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3. Get a set monthly payment.
With keys in hand, and with most loan types, owning a home means locking in your monthly mortgage payment. No longer will you be at the whim of landlords, apartment buildings, and condo complexes that may exercise their right to raise rents unexpectedly. Many tenants have been told to count on rents rising each year, due to a combination of maintenance costs and inflation; monthly rent can also spike because of an increase in demand in a popular area. Not so with long-term homeownership.
4. Take advantage of tax savings.
There’s the ability to build an investment over time, and then there’s the annual icing on the cake. Buying a home comes with a good deal of responsibility but also quite a few benefits. “The current tax laws allow you to write off the first $10,000 of property taxes along with mortgage interest,” Scott Cummins at Cornerstone, says. “So, if your house payment is similar to a rental payment, then the financial benefits at tax filing time are obvious.” You can learn more ways to save on your property taxes here by filing a homestead exemption.
5. Save automatically.
It’s simple but highly effective. Investing in homeownership turns your house into a “forced savings vehicle.” Over time, Roberts says, this could create the ability to help your family fund higher education, support retirement planning, or take care of an aging family member.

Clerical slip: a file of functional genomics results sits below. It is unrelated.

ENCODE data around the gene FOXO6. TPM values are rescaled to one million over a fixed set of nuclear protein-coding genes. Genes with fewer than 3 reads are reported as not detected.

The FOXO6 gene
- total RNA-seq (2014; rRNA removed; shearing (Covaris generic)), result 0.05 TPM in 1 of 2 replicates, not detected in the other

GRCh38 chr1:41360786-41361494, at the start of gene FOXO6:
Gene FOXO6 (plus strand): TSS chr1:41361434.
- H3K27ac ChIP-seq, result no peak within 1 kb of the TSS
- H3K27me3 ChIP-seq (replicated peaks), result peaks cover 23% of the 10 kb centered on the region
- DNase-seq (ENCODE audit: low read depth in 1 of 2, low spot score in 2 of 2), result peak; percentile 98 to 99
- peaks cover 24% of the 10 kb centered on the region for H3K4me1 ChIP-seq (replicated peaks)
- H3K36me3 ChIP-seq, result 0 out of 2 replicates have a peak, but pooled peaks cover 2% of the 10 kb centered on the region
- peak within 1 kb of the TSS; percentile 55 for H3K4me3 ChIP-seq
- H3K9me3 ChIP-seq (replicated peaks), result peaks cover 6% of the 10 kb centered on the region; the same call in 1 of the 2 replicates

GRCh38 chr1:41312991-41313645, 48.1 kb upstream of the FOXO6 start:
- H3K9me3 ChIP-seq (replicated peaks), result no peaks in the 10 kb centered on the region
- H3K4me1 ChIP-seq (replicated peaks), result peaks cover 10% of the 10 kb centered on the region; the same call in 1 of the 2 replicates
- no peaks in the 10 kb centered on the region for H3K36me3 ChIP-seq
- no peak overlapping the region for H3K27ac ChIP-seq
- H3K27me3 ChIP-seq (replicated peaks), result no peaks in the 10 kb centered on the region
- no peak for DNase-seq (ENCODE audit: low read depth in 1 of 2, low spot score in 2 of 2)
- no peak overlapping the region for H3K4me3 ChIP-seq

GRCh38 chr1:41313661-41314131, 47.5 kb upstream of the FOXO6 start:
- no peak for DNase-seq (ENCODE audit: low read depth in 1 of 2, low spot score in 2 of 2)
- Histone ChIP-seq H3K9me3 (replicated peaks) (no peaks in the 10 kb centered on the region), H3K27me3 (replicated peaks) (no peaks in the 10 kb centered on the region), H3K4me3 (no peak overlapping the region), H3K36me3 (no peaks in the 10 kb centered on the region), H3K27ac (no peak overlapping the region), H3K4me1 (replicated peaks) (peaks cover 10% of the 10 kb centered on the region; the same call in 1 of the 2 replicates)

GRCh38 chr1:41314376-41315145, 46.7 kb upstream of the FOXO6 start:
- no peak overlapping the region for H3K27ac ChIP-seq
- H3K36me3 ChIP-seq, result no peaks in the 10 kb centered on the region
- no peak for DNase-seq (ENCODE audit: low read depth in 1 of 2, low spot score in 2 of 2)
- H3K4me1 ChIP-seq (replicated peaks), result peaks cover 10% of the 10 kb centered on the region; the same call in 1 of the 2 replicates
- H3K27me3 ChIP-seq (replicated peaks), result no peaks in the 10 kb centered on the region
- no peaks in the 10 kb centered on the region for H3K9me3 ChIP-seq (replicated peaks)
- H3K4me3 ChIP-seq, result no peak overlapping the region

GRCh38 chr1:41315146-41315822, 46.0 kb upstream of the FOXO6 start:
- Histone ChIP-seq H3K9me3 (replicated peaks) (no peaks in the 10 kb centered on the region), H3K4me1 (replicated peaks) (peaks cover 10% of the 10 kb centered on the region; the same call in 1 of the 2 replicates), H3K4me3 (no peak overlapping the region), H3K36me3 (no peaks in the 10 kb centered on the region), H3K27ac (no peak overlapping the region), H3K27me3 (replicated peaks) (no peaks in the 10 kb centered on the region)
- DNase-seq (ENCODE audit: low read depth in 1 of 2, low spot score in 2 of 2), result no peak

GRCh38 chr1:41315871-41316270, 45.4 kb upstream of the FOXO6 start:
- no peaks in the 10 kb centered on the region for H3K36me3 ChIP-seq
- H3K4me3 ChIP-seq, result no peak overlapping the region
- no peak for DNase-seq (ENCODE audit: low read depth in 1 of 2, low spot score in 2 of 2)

Assuming a moderate amount of price appreciation over the years, your home becomes a very valuable asset, Cummins says. “It can serve as collateral for various loan products or yield a nice return upon selling,” he explains. “And aside from not paying your landlord’s mortgage, not growing your landlord’s equity, and not maintaining your landlord’s property, buying a home can be the foundation for starting a small business down the road.”
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6. Grow local communities.
When you purchase a house and join a neighborhood, you’re not only benefiting your family, you’re supporting those around you. “Owning a home has been proven to help strengthen the family unit and communities,” Roberts says.
Some of the other benefits of homeownership are not found on a general ledger or on a 1040, Cummins adds. Instead, they can be found in the feeling of pride and accomplishment during your first housewarming party or backyard barbecue. He says, “Unlike renting, owning a home allows you to make your mark on a house and become rooted in the community.”
The timing may not be right for you to buy a house, but it never hurts to ask. You can download our free LoanFly app to get prequalified and find out in minutes.** Cummins says that waiting could be the right choice if you’re paying down student loan debt or saving up for a down payment to increase your purchasing power and lower your mortgage rate. But, he cautions, waiting too long can put the cost of that dream home out of reach. “Rates are on a slow but steady upward trend, along with house values,” he says. “That means the same house today could cost more next year.”
*Based on estimates provided in example.
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For educational purposes only. Please contact a qualified professional for specific guidance.
Sources are deemed reliable but not guaranteed.